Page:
University of Vermont

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Class of 2013 Celebrates Graduation

Wynton Marsalis brings a father's perspective to talk

Wynton Marsalis
Wynton Marsalis plays 'When the Saints Go Marching In' at UVM's 211th commencment May 19. (Photo: Sally McCay)

Heralding the passage of a college graduation, it’s a happy circumstance to have one of the world’s foremost trumpeters in the house. A crowd of approximately 10,000 gathered on the UVM Green the morning of May 19 to celebrate the achievements of more than 3,000 UVM students receiving diplomas and passing from the ranks of students to alumni.

Musician Wynton Marsalis helped them mark the moment, delivering the University of Vermont 2013 commencement address with a heartfelt talk that was wise, wry, musical, and throughout—appropriately enough for the father of Simeon Marsalis, UVM Class of 2013—fatherly. Then the New Orleans native picked up his horn and played “When the Saints Go Marching In,” the crowd clapping time.

Marsalis’ counsel to the graduates revolved around two central themes—the power of family and the importance of being present in our daily lives. His talk was laced with numerous familiar references to student life at UVM and in Burlington—Bailey/Howe Library to Club Metronome, free popcorn in the Davis Center to the cliffs of Red Rocks Park.

“Improvisation is what challenges the jazz man to give order to an unknowable moment of the present,” Marsalis said. “The size and grandeur of this moment challenges you to be present and to create the relationships you want to experience. This day is the final test of your college career. What you do is what you will do. Approach this day with grace, with grit, with graciousness, and with gratitude. This is not preparation for life. This is life.”

As Marsalis directly addressed his son Simeon and, on behalf of all of the parents and step-parents in the crowd, all of the graduates, his voice wavered with emotion. “From every changed diaper to every sickness to every shoulder ride…” Marsalis said and paused to gather himself as the crowd applauded. “And every bedtime story, every fight with a curfew, over home, over habits and even further onto all the triumphs and the failures rolled up into one. All of us, we thank you. All of you give meaning and depth to our lives and so many good times. We are so proud of you all and we fear for you. We fear because part of us is not ready to accept that you are grown. But you are. Still, to us, you will always be our baby. You will always be our child.”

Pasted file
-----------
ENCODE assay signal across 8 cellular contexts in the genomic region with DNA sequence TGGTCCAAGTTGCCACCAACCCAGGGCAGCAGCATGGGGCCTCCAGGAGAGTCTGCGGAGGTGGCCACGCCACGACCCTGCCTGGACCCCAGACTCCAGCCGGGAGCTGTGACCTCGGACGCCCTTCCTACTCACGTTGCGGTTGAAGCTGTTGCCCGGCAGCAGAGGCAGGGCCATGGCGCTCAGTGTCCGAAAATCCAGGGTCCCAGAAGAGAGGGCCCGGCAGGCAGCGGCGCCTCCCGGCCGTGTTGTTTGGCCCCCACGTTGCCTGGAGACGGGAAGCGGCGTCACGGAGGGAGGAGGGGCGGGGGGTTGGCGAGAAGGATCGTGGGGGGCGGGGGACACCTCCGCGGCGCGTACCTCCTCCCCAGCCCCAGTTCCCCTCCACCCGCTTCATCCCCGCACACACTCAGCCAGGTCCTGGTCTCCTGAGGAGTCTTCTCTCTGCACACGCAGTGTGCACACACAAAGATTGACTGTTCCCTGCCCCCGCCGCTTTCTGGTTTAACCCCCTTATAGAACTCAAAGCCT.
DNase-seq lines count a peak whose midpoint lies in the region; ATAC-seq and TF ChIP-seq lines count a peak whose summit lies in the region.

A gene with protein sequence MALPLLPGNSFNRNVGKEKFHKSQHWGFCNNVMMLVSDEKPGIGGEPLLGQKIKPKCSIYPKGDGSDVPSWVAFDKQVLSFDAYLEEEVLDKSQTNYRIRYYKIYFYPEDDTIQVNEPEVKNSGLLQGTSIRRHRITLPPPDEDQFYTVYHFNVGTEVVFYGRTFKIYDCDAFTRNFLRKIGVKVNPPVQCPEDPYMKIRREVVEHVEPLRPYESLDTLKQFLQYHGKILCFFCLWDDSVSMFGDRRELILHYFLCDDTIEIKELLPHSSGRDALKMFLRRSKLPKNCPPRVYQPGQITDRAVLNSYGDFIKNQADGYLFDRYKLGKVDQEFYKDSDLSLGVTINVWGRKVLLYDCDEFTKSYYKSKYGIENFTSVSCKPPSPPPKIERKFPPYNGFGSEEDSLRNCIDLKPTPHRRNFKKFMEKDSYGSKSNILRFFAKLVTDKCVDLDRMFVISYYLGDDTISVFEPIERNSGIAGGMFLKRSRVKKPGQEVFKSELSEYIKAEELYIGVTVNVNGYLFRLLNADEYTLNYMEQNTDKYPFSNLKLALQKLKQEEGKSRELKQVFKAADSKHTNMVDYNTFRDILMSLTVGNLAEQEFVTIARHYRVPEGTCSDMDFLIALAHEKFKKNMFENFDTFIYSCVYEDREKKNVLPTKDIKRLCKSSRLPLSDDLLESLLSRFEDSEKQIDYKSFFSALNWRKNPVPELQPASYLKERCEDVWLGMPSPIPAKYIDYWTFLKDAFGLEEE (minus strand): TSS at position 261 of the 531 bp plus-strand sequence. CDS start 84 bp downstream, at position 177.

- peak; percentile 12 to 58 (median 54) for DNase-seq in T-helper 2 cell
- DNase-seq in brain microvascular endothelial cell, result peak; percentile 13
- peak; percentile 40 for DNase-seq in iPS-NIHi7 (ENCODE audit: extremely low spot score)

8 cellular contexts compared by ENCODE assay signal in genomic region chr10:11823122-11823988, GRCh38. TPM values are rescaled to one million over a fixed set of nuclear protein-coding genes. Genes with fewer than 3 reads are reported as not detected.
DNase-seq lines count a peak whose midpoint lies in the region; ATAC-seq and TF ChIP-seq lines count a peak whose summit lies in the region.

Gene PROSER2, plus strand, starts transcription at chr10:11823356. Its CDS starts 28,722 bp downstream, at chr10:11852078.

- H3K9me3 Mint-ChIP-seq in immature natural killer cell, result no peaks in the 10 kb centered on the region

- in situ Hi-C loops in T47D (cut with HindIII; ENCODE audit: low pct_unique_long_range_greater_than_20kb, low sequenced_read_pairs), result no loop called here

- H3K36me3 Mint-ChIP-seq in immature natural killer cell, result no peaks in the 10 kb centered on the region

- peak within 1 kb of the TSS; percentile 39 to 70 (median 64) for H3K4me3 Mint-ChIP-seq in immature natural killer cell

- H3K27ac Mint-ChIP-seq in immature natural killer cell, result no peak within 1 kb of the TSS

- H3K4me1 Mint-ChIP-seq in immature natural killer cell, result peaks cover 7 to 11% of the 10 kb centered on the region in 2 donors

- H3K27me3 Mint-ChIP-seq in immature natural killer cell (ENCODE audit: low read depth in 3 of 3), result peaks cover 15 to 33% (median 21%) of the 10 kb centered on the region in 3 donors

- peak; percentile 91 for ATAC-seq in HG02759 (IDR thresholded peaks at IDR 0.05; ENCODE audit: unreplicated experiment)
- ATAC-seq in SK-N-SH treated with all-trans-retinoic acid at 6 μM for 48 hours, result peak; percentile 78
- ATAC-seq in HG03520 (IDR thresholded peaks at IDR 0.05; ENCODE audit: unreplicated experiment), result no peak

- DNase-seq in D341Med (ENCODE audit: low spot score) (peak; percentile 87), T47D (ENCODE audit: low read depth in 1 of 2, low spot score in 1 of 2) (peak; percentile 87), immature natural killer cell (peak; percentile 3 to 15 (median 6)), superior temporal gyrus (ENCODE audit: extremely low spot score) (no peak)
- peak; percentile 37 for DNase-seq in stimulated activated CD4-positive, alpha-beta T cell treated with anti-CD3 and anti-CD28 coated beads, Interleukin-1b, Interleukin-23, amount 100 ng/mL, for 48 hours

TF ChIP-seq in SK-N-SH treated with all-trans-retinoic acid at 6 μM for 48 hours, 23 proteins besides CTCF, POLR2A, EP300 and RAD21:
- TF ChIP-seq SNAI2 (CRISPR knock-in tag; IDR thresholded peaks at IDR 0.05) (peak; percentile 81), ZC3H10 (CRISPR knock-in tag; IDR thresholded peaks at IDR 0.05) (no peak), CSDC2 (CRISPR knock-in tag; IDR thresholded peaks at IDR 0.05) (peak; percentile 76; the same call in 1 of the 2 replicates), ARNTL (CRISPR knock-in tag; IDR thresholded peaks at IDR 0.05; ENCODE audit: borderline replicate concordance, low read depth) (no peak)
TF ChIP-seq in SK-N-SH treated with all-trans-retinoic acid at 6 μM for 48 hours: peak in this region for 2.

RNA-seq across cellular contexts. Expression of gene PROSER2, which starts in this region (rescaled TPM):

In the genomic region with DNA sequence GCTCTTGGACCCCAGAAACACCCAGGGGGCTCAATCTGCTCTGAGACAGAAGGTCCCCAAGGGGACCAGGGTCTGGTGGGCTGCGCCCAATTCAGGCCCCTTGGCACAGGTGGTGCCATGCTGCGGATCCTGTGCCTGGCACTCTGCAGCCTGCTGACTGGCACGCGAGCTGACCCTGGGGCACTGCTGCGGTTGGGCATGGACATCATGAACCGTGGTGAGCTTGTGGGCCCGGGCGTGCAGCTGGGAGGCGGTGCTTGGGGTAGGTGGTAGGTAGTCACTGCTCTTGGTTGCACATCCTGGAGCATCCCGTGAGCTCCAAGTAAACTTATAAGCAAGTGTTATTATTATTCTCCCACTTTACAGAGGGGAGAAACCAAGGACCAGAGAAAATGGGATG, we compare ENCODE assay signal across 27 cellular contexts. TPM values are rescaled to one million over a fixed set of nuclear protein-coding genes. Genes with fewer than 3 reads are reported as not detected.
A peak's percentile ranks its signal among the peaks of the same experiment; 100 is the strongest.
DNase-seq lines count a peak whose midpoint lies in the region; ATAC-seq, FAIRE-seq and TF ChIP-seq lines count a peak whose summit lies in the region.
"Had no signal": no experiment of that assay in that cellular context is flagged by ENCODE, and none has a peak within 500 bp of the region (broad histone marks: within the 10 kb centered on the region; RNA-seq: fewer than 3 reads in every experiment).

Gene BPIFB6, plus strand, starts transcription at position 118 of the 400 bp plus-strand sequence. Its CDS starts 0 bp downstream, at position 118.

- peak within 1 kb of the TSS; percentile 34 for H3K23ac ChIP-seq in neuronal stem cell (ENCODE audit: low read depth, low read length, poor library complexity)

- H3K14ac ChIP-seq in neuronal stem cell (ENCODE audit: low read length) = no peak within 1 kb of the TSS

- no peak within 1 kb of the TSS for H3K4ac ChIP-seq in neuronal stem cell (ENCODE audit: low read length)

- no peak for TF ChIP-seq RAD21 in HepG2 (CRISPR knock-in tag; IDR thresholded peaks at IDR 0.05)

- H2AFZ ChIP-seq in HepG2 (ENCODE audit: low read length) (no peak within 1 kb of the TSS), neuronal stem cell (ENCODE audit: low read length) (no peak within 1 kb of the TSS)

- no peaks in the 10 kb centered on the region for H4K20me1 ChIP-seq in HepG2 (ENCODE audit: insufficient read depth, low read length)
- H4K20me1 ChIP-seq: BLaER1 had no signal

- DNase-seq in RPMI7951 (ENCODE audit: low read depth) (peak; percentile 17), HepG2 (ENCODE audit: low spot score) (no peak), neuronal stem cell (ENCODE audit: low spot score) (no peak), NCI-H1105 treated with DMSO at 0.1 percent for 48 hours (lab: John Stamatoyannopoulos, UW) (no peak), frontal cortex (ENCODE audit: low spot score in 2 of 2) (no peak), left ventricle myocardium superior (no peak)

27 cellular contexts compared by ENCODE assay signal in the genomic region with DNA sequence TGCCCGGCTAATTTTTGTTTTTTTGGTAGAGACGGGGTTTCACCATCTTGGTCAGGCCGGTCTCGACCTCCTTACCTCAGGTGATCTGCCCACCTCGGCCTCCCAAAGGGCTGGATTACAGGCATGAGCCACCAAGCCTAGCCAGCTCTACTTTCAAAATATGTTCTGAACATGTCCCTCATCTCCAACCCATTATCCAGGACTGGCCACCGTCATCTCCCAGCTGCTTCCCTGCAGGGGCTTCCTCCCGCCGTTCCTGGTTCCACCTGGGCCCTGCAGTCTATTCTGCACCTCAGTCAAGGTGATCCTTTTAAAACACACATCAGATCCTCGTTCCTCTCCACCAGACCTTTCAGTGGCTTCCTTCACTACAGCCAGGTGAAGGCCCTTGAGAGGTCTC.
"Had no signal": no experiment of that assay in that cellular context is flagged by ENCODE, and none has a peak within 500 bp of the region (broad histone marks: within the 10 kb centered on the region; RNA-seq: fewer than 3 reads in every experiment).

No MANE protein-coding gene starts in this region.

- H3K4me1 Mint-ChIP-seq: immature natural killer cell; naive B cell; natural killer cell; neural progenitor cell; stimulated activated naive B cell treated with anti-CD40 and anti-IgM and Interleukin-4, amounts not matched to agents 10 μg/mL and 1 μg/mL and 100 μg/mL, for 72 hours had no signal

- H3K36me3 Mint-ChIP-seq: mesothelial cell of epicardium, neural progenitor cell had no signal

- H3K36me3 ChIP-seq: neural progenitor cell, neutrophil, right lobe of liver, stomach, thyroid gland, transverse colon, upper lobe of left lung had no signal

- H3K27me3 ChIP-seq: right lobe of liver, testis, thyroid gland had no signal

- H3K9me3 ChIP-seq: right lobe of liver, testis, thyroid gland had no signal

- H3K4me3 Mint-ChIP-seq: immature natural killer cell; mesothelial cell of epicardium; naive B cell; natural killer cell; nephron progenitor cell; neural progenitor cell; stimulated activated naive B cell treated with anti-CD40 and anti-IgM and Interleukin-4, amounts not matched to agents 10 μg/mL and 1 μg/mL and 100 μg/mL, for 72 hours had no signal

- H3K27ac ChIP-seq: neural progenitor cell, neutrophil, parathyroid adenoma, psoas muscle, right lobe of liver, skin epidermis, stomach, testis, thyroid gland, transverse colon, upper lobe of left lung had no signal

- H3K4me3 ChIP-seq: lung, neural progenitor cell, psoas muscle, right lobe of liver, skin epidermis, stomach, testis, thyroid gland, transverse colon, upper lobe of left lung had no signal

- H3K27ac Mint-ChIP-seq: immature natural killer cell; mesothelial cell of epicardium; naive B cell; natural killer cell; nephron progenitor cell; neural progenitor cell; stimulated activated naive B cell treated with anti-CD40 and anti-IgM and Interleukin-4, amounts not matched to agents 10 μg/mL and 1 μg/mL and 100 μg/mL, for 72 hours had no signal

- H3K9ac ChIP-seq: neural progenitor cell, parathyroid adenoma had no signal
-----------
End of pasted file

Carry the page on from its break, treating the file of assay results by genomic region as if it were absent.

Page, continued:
Describing the bonds of family, Marsalis used the vehicle he knows best, music. Referencing the tradition of New Orleans jazz parades, he told his audience that the dancers that follow the band are called the second line. “When we play ‘When the Saints Go Marching In’ we sing, ‘Oh lord, I want to be in that number.’ We are in that number today. We are your support system. Our presence today is our pride.”

Watch Marsalis' full speech on YouTube. Read a PDF of the transcript.

 At this year’s ceremonies, approximately 3,258 graduates received diplomas, including 2,577 bachelor's, 439 master's, 122 doctoral and 106 M.D. degree recipients, in addition to 14 post-baccalaureate certificates. Degree recipients are students from 44 states, as well as 79 international students from 17 countries. Approximately 1,207 graduates are from Vermont. The graduating class includes 379 African, Latino/a, Asian and Native American (ALANA) students and students identifying with two or more races.

In addition to Wynton Marsalis, four other individuals received honorary degrees at the ceremony: James Douglas, Kathy Giusti, William Meezan and Dr. John Tampas. Learn more about these recipients.

During the ceremony, the UVM Alumni Association presented the annual George V. Kidder Outstanding Faculty Award for excellence in teaching to Richard Foote, professor of mathematics.

Eight students were honored with five university awards. Tram Tran won the Mary Jean Simpson Award, honoring the senior woman who exhibits the highest qualities of leadership, academic competence and character; Rob Rudy won the F.T. Kidder Medal, honoring the senior man ranking first in character, leadership and scholarship; Kyle DeVivo and Eliza Kelsten won the Class of 1967 Award, presented to seniors who best exhibit leadership, academic competence and character, and who have earned the respect of faculty and fellow students; Michelle Leung and Ryan Little won the Keith M. Miser Leadership Award, recognizing outstanding service to the university; and Brent Reader and Tracie Ebalu won the Elmer Nicholson Achievement Prize, recognizing the greatness of the students' UVM experiences and the expectation that they will make major contributions in their fields of interest.